Summit 2016
April 1-2, Washington DC

Session 5: Friday 4:45
Moderator: Patrick Preston

Brian Gaber
Professor of Commercial Music
Florida State University

Access Verses Substantial Similarity: Copyright Issues in Three Boys Music v. Michael Bolton and Vince P. v. Kanye West

A study and comparison of two music copyright court cases: The 2000 case of Three Boys Music v. Michael Bolton and the case of Vince P. v. Kanye West, the former ending with a 5.4-million-dollar settlement in favor of the plaintiff, the latter ending with dismissal and exoneration of the defendant. The paper explores the question what constitutes substantial similarity, what constitutes access and what elements are considered protected under copyright. The issue of substantial similarity is explored through melodic, harmonic, and rhythmic analysis. The case against Bolton hinged both on substantial similarity of musical elements and what the jury determined what adequate evidence of access. In Vince P. v. Kanye West, access was never in question. Vincent Peters delivered a recording of his song “Stronger” to West’s friend and producer, John Monopoly with the hopes of starting a business relationship. Within a year, West released his own track of the same name. Proving substantial similarity is problematic when one considers the limited and shared vocabulary and grammar of American popular music. This is compounded by the industry’s desire to emulate anything that is financially successful. The law makes distinction between willful and unconscious copying as well as the possibility of independent creation by more than one person. There are currently no scientifically proven ways to measure similarity. This is in spite of the prevalence of experts in music theory, musicology, acoustics and digital audio processing frequently appearing before judges and juries. The question remains, whose standard of similarity is used in deciding cases; the untrained ears of the jury, the judge who has the best understanding of the law or musical expert witnesses?

Jeffrey Izzo
Assistant Professor of Recording Industry
Middle Tennessee State University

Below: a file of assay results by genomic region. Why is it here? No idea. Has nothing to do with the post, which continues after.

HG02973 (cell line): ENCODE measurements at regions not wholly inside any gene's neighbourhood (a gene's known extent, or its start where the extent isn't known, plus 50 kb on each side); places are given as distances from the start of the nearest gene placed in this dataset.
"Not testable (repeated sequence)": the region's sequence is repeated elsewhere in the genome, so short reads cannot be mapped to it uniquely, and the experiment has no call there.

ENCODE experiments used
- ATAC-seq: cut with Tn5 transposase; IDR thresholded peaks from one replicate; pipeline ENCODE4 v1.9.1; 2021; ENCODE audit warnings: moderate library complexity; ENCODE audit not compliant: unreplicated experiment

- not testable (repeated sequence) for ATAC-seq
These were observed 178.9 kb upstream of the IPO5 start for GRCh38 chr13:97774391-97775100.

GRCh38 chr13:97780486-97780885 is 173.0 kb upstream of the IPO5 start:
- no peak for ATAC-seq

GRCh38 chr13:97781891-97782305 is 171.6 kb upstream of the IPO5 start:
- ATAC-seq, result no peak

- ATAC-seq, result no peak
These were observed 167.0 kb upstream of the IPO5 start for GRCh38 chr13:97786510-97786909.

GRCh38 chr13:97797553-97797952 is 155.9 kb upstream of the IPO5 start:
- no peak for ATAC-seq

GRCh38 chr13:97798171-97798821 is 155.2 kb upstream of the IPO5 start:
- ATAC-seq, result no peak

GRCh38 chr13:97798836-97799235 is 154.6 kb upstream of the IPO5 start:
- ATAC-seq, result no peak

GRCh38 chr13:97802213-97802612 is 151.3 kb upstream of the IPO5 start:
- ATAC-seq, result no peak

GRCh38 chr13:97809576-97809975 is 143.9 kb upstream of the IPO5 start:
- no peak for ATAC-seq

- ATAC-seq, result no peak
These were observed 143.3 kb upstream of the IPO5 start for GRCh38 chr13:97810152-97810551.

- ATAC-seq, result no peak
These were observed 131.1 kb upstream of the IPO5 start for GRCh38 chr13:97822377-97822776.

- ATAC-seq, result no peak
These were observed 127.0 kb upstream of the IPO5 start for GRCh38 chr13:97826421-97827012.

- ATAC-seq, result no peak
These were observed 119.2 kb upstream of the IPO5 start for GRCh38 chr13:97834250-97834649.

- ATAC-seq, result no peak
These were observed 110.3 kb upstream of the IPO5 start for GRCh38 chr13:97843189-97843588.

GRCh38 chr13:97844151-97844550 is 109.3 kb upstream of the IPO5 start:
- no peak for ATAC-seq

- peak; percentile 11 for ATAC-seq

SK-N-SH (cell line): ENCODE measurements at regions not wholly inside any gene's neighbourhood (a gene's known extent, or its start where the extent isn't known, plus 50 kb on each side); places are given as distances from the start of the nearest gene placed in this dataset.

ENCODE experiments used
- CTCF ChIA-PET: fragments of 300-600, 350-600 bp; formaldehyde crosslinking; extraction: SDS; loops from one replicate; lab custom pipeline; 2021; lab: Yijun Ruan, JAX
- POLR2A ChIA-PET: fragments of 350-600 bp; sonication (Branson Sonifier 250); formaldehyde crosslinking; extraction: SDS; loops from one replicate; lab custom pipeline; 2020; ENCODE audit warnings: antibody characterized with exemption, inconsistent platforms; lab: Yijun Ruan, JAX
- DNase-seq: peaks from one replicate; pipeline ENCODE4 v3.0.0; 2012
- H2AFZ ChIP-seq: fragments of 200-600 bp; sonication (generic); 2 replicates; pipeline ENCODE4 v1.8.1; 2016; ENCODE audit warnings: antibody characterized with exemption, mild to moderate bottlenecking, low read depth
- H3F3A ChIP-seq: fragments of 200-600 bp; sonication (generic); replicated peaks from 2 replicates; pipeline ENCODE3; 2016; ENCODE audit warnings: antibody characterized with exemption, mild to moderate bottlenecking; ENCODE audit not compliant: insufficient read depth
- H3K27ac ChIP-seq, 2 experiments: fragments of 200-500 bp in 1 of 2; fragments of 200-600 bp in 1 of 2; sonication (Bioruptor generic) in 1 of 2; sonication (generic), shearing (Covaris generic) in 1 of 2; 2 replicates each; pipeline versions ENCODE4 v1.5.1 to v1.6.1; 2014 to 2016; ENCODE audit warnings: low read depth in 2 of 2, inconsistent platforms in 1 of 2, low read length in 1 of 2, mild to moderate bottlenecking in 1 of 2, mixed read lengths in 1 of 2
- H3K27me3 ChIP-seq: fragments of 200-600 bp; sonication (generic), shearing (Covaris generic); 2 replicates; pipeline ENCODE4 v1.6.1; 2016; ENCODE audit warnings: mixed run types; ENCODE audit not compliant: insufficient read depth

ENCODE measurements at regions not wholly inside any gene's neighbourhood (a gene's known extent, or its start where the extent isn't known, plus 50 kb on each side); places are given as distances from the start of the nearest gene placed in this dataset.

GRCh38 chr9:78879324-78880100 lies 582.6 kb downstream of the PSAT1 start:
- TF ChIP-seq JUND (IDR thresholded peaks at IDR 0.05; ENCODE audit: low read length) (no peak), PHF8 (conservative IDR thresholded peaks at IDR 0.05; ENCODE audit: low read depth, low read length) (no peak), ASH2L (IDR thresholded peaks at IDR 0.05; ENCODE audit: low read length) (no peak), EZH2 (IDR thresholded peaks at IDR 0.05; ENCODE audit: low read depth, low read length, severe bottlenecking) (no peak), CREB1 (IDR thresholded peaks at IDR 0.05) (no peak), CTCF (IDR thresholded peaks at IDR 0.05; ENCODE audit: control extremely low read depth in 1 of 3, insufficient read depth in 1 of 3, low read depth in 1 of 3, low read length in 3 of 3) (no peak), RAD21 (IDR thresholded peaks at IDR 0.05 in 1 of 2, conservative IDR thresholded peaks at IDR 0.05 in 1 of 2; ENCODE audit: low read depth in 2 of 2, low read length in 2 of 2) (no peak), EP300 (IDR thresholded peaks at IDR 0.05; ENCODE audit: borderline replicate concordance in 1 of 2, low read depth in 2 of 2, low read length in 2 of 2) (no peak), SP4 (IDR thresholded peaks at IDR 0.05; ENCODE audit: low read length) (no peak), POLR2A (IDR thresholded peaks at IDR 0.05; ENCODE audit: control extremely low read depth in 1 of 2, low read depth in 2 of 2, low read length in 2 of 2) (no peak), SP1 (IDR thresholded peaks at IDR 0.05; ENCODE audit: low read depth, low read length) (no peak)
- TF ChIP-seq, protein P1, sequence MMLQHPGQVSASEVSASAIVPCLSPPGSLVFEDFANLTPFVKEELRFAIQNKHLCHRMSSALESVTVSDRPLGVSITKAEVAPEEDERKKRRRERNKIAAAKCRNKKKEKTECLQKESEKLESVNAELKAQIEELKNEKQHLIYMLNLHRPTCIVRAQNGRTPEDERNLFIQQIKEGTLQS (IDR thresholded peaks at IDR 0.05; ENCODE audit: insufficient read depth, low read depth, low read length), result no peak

The Monopoly of Protection vs. the Presumption of Permission: Is Copyright Law an Analog Ship Adrift in a Digital Sea?

It is safe to say that a good many legal scholars, record industry figures, music journalists, and other commentators believe that U.S. copyright law in its current incarnation has shown itself to be somewhat ill-equipped to handle the ever-growing onslaught of digital exploitation of music. Despite numerous attempts at fixes, the law appears to be playing a constant game of "catch up." Critics claim that authors maintain too firm a stranglehold on society, and protective controls on existing works need to be relaxed so they can be used more freely as building blocks for new creations. Many authors, conversely, favor the tight restraints on how others may use their works -- certainly the direction toward which the legal scale is currently tipped. But with today's comprehensive and effortless consumer access to music in such an array of forums and formats, is tight artistic control a viable state of affairs for the 21st century? Or is the copyright law overdue for a thorough re-examination of its purported balance between promoting the “useful arts” and “securing for limited Times to Authors…the exclusive Right to their…Writings…” If so, such a rethink could result in a seismic morphing from the Age of the Author to the Era of the Consumer, with composers, recording artists, et al., sacrificing the monopolized hold on their creations in the name of freer consumer access and use.

If this were to be deemed an acceptable path to follow, inevitably several challenging questions would arise. How can this even be accomplished? Do we abolish the current statutory scheme and begin anew, or continue with Band-Aids and quick fixes? In light of the 9th Circuit’s recent decision in Lentz v. Universal et al., should Fair Use (or some development thereof) be the focal point of copyright law? What would the implications of such a "re-boot" be on an international level? This paper will explore, from both legal and artistic perspectives, these and other questions by imagining two opposing realities: the first being essentially the world in which we now live, whereby the artist/author owns his or her original work from the moment of tangible expression, and an "alternate universe" in which there is no such immediate ownership rights, but instead a “presumption of permission,” which will automatically allow others to use those works as they see fit. The copyright law, conceived in an age of magnetic recording tape and vinyl LPs, has historically existed in the space between these two extremes. The question is, can it continue to do so, or is it merely an analog ship adrift in a digital sea, seeking a safe harbor and calmer waters from which it may chart a new course?